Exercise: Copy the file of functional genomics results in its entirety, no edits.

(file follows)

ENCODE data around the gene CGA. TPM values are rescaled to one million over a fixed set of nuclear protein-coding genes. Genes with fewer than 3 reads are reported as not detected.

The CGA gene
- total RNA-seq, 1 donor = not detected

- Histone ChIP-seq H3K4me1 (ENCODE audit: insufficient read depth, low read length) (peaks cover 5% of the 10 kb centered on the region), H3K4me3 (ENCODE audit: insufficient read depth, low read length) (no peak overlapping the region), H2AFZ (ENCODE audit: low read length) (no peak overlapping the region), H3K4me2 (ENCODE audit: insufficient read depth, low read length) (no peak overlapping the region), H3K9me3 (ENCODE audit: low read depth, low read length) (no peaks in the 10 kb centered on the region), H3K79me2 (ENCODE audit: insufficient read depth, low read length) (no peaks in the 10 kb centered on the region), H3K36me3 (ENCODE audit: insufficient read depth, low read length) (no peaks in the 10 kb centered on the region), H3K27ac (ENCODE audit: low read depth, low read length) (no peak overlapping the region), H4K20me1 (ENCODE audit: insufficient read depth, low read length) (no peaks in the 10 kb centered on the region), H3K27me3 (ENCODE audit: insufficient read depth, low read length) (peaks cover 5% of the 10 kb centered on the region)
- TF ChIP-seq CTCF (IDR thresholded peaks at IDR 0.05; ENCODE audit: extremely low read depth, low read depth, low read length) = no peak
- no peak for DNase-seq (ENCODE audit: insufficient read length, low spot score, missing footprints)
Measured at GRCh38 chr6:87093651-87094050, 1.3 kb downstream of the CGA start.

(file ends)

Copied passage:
ENCODE data around the gene CGA. TPM values are rescaled to one million over a fixed set of nuclear protein-coding genes. Genes with fewer than 3 reads are reported as not detected.

The CGA gene
- total RNA-seq, 1 donor = not detected

- Histone ChIP-seq H3K4me1 (ENCODE audit: insufficient read depth, low read length) (peaks cover 5% of the 10 kb centered on the region), H3K4me3 (ENCODE audit: insufficient read depth, low read length) (no peak overlapping the region), H2AFZ (ENCODE audit: low read length) (no peak overlapping the region), H3K4me2 (ENCODE audit: insufficient read depth, low read length) (no peak overlapping the region), H3K9me3 (ENCODE audit: low read depth, low read length) (no peaks in the 10 kb centered on the region), H3K79me2 (ENCODE audit: insufficient read depth, low read length) (no peaks in the 10 kb centered on the region), H3K36me3 (ENCODE audit: insufficient read depth, low read length) (no peaks in the 10 kb centered on the region), H3K27ac (ENCODE audit: low read depth, low read length) (no peak overlapping the region), H4K20me1 (ENCODE audit: insufficient read depth, low read length) (no peaks in the 10 kb centered on the region), H3K27me3 (ENCODE audit: insufficient read depth, low read length) (peaks cover 5% of the 10 kb centered on the region)
- TF ChIP-seq CTCF (IDR thresholded peaks at IDR 0.05; ENCODE audit: extremely low read depth, low read depth, low read length) = no peak
- no peak for DNase-seq (ENCODE audit: insufficient read length, low spot score, missing footprints)
Measured at GRCh38 chr6:87093651-87094050, 1.3 kb downstream of the CGA start.